Healthy Living in the North

Clearing a path to the future: IMAGINE funding for Pidherny Recreation Site

There’s just something about the sound of tires rolling over dirt. It’s a hum, an almost sub-aural vibration, and at its best it moves through the rider’s body like a wave, washing away the mental cobwebs of a digital world and sweeping all consciousness into a singular, focused state.

man on mountain bike biking down a trailMaybe it’s this sensory gift that inspires mountain bikers to volunteer their time and energy to create and maintain the trails that provide it. But it was those volunteers themselves that inspired the Prince George Cycling Club to apply for IMAGINE Community Grant funding to purchase tools to support their efforts.

Pidherny Recreation Site is a popular trail network in Prince George that features a wide variety of trails catering to riders of all interests and abilities. The varied terrain of the rec site makes it an ideal location for trail development, and through careful planning and skillful execution, the site has evolved from a relatively small number of user-built trails into a vibrant, multi-use community recreation area. While mountain bikers are the primary user group on the trails, many local residents also enjoy walking there in the summer and snow-shoeing in the winter months. And with interest in the sport surging in the community, the future looks bright.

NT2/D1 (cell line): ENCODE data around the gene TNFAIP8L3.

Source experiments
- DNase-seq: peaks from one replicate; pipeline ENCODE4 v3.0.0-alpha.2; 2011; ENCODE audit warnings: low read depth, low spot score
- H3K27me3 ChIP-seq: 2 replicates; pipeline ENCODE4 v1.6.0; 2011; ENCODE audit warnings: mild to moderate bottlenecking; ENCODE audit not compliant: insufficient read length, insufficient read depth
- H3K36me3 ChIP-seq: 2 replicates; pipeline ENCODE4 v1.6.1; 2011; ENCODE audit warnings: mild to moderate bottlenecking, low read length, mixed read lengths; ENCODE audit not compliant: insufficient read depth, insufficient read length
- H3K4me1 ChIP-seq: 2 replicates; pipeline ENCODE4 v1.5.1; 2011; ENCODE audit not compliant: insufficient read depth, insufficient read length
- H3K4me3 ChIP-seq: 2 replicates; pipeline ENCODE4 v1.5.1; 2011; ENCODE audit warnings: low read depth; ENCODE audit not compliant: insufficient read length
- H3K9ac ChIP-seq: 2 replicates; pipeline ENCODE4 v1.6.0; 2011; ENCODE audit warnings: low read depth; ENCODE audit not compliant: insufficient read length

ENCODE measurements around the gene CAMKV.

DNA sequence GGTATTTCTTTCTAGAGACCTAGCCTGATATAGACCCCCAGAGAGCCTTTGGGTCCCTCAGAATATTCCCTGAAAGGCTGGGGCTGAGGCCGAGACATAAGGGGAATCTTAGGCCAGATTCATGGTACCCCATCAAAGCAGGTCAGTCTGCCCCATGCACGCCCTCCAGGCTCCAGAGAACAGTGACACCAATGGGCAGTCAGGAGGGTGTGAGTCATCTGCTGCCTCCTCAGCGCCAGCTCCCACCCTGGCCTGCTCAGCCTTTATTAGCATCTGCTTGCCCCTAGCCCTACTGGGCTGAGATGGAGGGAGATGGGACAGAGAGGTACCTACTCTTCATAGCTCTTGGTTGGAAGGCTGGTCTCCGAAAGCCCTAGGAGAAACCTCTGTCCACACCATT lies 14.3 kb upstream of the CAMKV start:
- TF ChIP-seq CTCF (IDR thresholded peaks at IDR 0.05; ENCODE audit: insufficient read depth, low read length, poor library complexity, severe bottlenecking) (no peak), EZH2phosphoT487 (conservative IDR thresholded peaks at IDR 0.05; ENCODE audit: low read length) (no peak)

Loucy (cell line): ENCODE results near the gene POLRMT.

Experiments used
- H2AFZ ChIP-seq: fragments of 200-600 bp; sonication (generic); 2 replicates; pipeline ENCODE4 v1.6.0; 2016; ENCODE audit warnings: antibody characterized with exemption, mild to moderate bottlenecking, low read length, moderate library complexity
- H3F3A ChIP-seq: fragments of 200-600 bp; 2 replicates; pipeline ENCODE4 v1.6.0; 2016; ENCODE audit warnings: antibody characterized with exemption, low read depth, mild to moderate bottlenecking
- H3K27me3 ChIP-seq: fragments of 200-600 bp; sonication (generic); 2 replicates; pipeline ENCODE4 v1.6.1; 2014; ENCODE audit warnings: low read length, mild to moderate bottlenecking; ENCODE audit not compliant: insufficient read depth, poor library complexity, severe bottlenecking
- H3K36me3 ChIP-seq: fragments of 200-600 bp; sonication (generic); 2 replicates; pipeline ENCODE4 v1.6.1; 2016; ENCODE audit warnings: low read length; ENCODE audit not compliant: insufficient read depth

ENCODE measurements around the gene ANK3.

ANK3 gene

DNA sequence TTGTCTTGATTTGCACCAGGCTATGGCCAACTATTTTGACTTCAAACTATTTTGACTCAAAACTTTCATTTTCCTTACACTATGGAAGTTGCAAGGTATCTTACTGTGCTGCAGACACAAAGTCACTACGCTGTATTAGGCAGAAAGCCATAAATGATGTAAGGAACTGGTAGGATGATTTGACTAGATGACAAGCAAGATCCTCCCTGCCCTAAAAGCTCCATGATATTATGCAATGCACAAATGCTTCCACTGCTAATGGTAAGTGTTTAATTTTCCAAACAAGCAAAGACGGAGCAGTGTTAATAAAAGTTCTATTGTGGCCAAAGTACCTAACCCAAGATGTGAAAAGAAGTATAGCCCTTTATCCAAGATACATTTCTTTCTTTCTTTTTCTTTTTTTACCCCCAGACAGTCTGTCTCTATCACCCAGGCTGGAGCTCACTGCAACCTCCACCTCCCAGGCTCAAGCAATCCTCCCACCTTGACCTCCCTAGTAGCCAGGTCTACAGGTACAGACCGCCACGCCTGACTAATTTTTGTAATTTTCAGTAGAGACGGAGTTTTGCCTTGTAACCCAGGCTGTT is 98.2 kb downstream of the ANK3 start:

“We have seen tremendous growth in participation in mountain biking in Prince George over the past few seasons,” says Prince George Cycling Club Mountain Director Josh Staub. “As a non-profit organization, we rely on funding from grants like IMAGINE to provide safe and accessible trails for riders. The tools purchased with this grant will help ensure that the Pidherny Recreation Site remains safe and sustainable for years to come.”

Similar to a bike, community improvements like the Pidherny Rec Site keep on rolling. As interest in an activity grows, demand for infrastructure increases. As that infrastructure is developed, more people are attracted to the activity and the cycle is renewed by the increased demand for new options. Pidherny Rec Site is a perfect example of a community driven effort that not only contributes to the health and well-being of participants, but also draws them together. The IMAGINE Community Grant program is proud to support efforts like this throughout the Northern Health region, investing in the people and organizations who take action to make our communities healthier places for all!

For more information regarding IMAGINE Community Grants, and applying, visit the IMAGINE homepage , or email Imagine.Grants@northernhealth.ca with any questions.

Andrew Steele

About Andrew Steele

Andrew Steele is a 33-year-old HR Assistant living in Prince George, BC. He enjoys biking, paddling, and almost any outdoor activity you can name. When not on his bike, he enjoys spending time with his wife and daughter, listening to and playing music, reading and writing.

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Biking to save your life

Bike riding